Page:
Greetings! I went digitally MIA yesterday — but don’t think I was in a ditch somewhere passed out from all that juice. I do, in fact, feel great. And I had my first food today: an apple and a handfull of trail mix. Yum!
I’ll talk more about the juice cleanse and give you the full run-down soon!
Meanwhile, I’ve spent the past two days at work doing what I love best: writing about running! The latest half marathon and marathon statistics from Running USA crossed my desk recently, and because I work for a company that creates infographics (visual stories) from data, I just couldn’t stop myself.
So: with permission of the writer and editor (that’s me, by the way), I reblog here an article and infographic that we just posted on my company’s blog.
Take a look and share!
If you’re not a runner, it can be hard to wrap your head around the idea of running 26.2 miles. Words like “crazy” might come to mind when you as much as think about it.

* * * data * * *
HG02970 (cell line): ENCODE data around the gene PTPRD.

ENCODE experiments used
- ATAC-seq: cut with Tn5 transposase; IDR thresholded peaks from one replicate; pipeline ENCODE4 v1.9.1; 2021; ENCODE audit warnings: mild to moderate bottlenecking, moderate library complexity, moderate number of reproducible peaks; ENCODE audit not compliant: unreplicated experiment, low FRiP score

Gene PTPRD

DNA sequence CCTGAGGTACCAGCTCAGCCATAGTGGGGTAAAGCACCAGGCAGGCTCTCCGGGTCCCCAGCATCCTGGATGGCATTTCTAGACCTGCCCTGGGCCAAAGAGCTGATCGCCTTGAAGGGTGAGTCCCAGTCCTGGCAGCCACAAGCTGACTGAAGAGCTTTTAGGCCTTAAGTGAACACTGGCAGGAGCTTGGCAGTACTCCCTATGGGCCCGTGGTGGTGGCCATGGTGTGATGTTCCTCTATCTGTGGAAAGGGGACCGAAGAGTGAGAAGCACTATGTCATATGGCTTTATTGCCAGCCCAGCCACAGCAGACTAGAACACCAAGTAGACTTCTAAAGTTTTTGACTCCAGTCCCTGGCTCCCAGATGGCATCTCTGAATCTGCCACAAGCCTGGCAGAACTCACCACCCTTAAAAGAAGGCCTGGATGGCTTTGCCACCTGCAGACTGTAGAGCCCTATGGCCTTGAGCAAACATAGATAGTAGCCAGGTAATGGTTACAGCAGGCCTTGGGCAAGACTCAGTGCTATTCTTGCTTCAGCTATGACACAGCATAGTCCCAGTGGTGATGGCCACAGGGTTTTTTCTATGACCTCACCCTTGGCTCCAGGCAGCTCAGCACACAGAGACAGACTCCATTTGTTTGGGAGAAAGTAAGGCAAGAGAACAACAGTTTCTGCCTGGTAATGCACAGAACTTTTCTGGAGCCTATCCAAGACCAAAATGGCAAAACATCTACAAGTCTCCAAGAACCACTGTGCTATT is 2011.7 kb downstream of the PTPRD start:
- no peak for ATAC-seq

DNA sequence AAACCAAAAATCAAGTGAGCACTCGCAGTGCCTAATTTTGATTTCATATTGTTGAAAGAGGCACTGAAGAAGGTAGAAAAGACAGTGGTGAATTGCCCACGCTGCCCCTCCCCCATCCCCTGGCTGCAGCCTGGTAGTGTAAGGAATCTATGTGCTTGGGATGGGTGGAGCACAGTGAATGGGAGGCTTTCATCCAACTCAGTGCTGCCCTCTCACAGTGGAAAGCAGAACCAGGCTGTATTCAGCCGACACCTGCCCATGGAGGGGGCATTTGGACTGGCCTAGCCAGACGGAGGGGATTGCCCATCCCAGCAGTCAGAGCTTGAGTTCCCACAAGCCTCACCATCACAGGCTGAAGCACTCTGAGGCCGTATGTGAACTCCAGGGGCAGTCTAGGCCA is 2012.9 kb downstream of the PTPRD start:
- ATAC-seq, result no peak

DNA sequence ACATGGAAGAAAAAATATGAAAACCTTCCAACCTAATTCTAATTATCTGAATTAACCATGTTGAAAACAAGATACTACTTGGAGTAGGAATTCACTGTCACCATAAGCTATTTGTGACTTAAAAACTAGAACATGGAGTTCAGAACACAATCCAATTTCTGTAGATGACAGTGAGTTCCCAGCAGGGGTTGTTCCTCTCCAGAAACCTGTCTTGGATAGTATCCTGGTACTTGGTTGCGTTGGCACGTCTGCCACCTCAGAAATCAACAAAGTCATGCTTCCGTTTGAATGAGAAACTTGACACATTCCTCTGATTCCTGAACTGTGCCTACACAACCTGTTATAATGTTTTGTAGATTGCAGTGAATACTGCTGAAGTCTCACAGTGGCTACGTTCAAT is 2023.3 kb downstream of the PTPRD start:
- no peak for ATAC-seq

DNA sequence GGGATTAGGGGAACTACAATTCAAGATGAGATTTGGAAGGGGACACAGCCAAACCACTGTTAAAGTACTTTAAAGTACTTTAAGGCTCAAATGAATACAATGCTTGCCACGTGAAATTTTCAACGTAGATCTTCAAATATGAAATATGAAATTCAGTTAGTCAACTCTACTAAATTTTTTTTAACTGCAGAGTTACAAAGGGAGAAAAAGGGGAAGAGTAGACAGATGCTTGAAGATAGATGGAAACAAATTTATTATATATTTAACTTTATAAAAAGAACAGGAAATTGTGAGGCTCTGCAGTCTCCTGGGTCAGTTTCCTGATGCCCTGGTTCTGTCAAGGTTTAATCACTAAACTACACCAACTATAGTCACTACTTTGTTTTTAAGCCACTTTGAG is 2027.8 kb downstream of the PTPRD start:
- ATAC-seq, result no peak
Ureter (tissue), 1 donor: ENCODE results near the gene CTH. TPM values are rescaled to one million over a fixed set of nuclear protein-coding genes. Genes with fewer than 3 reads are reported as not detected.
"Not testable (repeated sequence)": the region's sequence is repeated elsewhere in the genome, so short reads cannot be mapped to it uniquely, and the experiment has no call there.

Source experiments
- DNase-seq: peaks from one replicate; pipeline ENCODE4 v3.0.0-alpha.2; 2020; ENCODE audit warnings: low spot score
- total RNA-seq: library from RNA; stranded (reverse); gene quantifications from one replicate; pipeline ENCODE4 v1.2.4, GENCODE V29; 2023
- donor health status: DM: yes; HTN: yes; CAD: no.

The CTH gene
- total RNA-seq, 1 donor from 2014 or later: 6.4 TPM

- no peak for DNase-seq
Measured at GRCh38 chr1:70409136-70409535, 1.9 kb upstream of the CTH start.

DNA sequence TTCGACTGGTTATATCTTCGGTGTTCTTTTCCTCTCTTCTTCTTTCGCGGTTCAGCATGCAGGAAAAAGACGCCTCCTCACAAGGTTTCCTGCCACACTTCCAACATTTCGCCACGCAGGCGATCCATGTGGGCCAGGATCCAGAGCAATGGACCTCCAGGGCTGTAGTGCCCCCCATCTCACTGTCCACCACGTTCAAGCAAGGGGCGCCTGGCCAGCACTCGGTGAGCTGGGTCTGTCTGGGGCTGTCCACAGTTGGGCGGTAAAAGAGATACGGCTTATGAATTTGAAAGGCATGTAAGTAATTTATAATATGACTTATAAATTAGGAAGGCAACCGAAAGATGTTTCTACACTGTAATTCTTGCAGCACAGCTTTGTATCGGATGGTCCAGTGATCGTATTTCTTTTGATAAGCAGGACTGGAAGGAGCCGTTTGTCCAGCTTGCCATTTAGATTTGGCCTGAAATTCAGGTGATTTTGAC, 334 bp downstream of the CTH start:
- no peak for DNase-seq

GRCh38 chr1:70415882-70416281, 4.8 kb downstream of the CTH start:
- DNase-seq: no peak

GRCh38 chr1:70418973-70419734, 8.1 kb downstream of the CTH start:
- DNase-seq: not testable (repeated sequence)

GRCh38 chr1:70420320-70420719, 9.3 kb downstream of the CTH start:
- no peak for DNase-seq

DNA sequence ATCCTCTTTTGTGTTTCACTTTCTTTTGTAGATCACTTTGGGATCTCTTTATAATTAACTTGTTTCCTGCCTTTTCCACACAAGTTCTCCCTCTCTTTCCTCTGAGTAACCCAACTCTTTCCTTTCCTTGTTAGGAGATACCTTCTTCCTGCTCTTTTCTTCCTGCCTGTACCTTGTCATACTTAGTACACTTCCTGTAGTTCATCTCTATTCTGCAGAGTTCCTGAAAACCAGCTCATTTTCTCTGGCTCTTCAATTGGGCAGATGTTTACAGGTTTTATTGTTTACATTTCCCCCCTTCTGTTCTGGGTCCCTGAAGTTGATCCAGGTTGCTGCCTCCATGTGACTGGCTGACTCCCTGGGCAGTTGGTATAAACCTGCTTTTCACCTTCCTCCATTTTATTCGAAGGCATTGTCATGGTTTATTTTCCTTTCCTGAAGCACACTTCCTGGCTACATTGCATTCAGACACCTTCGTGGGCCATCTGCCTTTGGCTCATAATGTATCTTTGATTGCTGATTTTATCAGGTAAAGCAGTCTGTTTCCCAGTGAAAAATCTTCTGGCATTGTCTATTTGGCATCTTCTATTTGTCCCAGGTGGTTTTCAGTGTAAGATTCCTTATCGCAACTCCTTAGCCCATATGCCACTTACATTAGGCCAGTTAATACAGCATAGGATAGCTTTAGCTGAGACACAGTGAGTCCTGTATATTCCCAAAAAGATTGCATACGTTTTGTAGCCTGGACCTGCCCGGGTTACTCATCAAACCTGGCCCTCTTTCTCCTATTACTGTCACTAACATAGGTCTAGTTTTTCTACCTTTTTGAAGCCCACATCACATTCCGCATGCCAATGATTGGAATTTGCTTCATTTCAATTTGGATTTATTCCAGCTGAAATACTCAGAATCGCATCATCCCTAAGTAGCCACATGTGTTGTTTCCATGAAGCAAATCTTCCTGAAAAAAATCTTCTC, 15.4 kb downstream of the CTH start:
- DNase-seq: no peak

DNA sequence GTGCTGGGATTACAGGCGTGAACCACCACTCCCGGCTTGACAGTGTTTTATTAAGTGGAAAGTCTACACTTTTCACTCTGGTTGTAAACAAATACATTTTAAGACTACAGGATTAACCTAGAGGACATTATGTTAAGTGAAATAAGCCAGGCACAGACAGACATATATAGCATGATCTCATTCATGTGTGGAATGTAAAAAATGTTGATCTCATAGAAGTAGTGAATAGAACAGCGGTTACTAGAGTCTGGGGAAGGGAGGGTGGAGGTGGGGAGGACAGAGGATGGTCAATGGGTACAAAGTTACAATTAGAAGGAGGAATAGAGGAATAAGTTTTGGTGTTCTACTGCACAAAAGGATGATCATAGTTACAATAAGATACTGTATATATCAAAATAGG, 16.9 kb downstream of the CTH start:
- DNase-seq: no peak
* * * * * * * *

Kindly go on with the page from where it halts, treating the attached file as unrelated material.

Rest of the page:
But for those who’ve come to love running – whether they just started going ’round the block last month or have been competing in their age groups for years – the marathon distance is the ultimate goal; a bucket list type of thing.
A marathon is long enough to challenge you physically and mentally and to test your endurance, spirit and heart, not to mention your love of and commitment to the sport. Do not fool yourself, in training you will cover many, many hundreds of miles. And so it is: when it comes to long distance running, the marathon has all the glory.
But in recent years, it isn’t the marathon that’s exploding in popularity among runners — it’s the distance that was once, perhaps deprecatingly, named “half” of a marathon.
There is nothing “half” in a half marathon, mind you. To run 13.1 miles is no small feat. But because it is, after all, twice shorter than a marathon and the training is arguably easier and less time consuming, the number of people finishing a half marathon distance has been growing much faster in recent years than those running and finishing the full.
Non-profit organization Running USA and Athlinks, an online database for race results, released its latest annual Half Marathon report earlier this week and, together with the same type of data for the marathon (out just a few weeks prior), we created the infographic below to visualize some of the most interesting data.